A BuzzFlash Reader Commentary
The Finer Points of Liberalism
By Rebecca Knight
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Conservatives have managed to convince many Americans that being a "Liberal" is akin to the worst that humanity has to offer in the political arena. In discussing politics with those of unknown affiliation it is humorous to watch the facial expressions when Conservatives find out they are conversing with a Liberal. The utter disdain and contempt slowly creeps across their countenance as if they must quickly escape for fear of a Liberal belief somehow seeping through the pores of their skin just by shaking the hand of a Liberal. Their feelings of superiority are instantly recognizable. Usually they will launch into some Right Wing diatribe all Liberals have heard a million times before, as if they have the intellectual capacity to convince the pitiful Liberal of the error of their ways with sixty second sound bites. They thrive on this type of intimidation, but what they fail to realize is that while they may be fooling the uninformed, they can never convert a politically astute Liberal.
Those who believe that Liberalism is an anachronism for evil are uneducated in the fundamentals of the American political system. Our nation was founded on Liberalism, embodied in the Declaration of Independence with the words "Life, Liberty, and the Pursuit of Happiness." Liberalism is rooted in liberty, which is to defend the very freedom of all people who make up our great nation.
The very definition reflects the positive aspects of Liberal thought. Liberal means to be favorable to progress and reform, in accord with concepts of maximum individual freedom, open-minded or tolerant, and characterized by generosity and willingness to give in large amounts. Liberals want to change things to increase personal freedom and tolerance, and are willing to empower government to the extent necessary to achieve those ends. All of these definitions represent honorable goals.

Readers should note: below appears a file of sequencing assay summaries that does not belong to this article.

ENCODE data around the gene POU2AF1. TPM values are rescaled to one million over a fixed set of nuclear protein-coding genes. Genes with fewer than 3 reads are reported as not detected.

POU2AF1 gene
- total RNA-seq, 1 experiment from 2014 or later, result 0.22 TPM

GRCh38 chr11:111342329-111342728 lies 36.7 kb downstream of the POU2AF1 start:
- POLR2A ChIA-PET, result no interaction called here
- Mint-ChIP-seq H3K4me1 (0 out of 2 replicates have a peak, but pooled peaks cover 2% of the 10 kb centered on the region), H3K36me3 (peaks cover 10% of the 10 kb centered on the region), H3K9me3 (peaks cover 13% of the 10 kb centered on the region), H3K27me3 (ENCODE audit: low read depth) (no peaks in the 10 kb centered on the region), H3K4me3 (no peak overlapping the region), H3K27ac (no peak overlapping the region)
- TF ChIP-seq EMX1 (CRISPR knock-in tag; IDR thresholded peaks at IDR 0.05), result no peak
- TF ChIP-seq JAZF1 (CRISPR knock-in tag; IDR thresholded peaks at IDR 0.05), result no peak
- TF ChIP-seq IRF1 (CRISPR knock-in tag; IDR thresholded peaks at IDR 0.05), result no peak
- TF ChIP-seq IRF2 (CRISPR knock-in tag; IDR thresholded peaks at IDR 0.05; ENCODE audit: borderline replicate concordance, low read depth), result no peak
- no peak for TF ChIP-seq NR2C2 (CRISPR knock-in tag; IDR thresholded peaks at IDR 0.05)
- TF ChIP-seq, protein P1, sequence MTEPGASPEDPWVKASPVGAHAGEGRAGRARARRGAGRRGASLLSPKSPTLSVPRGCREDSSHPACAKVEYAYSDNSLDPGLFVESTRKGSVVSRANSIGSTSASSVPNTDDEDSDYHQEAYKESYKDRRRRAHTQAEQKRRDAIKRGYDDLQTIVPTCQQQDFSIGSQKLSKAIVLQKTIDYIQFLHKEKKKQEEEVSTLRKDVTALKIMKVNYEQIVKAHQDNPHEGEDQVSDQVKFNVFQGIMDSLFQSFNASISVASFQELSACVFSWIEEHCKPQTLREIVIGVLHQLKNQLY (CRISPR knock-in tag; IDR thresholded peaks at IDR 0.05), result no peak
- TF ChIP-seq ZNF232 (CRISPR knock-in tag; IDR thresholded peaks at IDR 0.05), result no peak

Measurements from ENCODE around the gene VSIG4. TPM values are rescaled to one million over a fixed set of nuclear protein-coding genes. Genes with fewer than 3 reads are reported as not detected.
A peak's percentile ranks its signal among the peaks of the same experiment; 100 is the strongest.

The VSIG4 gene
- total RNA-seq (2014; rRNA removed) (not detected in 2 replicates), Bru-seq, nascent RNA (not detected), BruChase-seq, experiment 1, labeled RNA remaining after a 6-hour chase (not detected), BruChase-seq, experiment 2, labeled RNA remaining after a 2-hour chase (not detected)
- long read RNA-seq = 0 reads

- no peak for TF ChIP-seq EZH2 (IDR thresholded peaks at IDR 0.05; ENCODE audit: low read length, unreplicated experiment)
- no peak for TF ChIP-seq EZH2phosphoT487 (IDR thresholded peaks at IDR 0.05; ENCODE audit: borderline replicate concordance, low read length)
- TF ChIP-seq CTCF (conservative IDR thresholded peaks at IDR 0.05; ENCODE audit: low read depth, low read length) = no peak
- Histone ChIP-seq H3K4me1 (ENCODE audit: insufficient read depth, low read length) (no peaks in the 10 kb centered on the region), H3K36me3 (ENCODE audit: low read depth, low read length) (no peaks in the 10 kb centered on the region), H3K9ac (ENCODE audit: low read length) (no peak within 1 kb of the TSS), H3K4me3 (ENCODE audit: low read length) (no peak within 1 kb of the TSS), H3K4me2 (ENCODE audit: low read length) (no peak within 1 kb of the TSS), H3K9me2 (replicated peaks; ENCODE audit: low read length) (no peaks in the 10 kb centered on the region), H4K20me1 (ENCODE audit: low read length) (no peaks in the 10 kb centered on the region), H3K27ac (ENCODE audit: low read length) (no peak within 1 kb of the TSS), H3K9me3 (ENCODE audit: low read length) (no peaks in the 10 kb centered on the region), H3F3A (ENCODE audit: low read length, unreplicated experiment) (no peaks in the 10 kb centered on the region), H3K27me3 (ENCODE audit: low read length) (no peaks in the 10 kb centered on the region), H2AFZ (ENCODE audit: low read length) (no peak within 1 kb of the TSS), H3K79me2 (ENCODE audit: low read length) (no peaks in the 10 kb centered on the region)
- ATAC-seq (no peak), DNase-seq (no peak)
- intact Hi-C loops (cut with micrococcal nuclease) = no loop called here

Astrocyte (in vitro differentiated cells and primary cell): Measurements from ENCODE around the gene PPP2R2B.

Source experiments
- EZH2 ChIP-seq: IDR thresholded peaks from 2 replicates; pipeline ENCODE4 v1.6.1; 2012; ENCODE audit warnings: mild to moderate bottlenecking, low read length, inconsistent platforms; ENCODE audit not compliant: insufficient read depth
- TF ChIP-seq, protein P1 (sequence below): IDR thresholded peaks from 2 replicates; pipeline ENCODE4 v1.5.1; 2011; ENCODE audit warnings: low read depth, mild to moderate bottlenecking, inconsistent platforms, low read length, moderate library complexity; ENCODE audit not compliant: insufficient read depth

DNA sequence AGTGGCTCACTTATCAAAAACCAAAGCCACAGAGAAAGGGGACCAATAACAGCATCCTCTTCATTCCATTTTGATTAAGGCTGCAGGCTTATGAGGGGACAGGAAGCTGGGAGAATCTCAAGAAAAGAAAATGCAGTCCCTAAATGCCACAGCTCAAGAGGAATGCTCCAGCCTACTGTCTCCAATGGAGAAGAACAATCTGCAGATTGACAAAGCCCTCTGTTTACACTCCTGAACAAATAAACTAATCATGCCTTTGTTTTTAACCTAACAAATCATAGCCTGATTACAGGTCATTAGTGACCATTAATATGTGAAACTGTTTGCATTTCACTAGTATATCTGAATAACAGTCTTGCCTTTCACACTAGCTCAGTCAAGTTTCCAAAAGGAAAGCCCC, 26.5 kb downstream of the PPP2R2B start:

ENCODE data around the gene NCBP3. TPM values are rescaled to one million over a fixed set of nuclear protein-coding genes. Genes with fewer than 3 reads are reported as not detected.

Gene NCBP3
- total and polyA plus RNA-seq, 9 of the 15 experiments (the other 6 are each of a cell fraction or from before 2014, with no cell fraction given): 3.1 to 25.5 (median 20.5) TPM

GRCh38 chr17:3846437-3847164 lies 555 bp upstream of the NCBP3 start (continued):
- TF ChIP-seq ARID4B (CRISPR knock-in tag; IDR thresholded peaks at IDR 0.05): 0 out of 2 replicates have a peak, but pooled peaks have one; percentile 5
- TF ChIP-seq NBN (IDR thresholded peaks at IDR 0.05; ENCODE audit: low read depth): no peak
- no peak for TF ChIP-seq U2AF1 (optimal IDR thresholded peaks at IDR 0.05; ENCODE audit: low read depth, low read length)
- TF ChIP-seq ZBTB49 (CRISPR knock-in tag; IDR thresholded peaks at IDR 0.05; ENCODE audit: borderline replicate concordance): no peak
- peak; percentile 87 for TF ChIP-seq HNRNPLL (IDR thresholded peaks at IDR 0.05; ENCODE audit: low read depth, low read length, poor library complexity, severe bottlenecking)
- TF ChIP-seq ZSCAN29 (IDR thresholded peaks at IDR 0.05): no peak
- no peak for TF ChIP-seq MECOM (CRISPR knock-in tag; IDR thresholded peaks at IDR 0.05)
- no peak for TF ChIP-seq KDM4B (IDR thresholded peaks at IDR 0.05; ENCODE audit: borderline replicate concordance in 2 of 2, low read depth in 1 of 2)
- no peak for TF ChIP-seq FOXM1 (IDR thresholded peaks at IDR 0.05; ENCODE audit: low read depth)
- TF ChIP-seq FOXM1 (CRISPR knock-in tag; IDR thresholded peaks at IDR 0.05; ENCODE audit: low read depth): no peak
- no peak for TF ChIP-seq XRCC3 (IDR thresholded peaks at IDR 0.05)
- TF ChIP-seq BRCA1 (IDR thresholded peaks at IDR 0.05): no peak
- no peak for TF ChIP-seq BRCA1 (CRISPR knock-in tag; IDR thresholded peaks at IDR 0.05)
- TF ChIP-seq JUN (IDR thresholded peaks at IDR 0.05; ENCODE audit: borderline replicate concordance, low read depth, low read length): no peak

So, if Liberalism as proven by definition and historical perspective is a commendable pursuit, why does it have such negative connotations in today's political atmosphere? Perhaps the answer lies in the ability of the Republican Right to more effectively get their message across with help from corporate America, which has systematically purchased the debate. Conservatives also possess an inherent willingness to win no matter what it takes, which is evidenced by the blatant inaccuracies they use in denouncing Liberalism.
Liberals must stop allowing the Right to define what Liberalism stands for. To rebut the Conservative monopolization of the political debate and their negative labeling of Liberal ideals, Liberals must strive for a resurgent movement of strong voices and consistent messages. This is the calling of our times.
Liberals stand for individual control over our own lives. Liberals perceive the role of government as providing the framework for individuals to develop and contribute to society. Liberalism is not socialism, which advocates that the government own everything. Liberalism is not Communism, which advocates that everyone own everything equally.